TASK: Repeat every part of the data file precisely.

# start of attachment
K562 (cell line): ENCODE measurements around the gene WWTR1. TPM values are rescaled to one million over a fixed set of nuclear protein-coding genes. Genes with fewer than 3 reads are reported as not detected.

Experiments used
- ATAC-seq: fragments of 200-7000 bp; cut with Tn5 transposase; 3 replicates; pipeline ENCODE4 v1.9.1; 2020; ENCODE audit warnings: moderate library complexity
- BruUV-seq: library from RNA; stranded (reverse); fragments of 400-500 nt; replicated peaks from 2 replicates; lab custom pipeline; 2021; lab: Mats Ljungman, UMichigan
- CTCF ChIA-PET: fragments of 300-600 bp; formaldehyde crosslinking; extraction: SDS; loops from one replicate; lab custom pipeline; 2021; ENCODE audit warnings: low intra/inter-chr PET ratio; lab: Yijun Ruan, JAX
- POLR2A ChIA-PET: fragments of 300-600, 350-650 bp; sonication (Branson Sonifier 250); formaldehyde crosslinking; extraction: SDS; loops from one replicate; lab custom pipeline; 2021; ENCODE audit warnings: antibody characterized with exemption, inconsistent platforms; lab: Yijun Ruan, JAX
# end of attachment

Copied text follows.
K562 (cell line): ENCODE measurements around the gene WWTR1. TPM values are rescaled to one million over a fixed set of nuclear protein-coding genes. Genes with fewer than 3 reads are reported as not detected.

Experiments used
- ATAC-seq: fragments of 200-7000 bp; cut with Tn5 transposase; 3 replicates; pipeline ENCODE4 v1.9.1; 2020; ENCODE audit warnings: moderate library complexity
- BruUV-seq: library from RNA; stranded (reverse); fragments of 400-500 nt; replicated peaks from 2 replicates; lab custom pipeline; 2021; lab: Mats Ljungman, UMichigan
- CTCF ChIA-PET: fragments of 300-600 bp; formaldehyde crosslinking; extraction: SDS; loops from one replicate; lab custom pipeline; 2021; ENCODE audit warnings: low intra/inter-chr PET ratio; lab: Yijun Ruan, JAX
- POLR2A ChIA-PET: fragments of 300-600, 350-650 bp; sonication (Branson Sonifier 250); formaldehyde crosslinking; extraction: SDS; loops from one replicate; lab custom pipeline; 2021; ENCODE audit warnings: antibody characterized with exemption, inconsistent platforms; lab: Yijun Ruan, JAX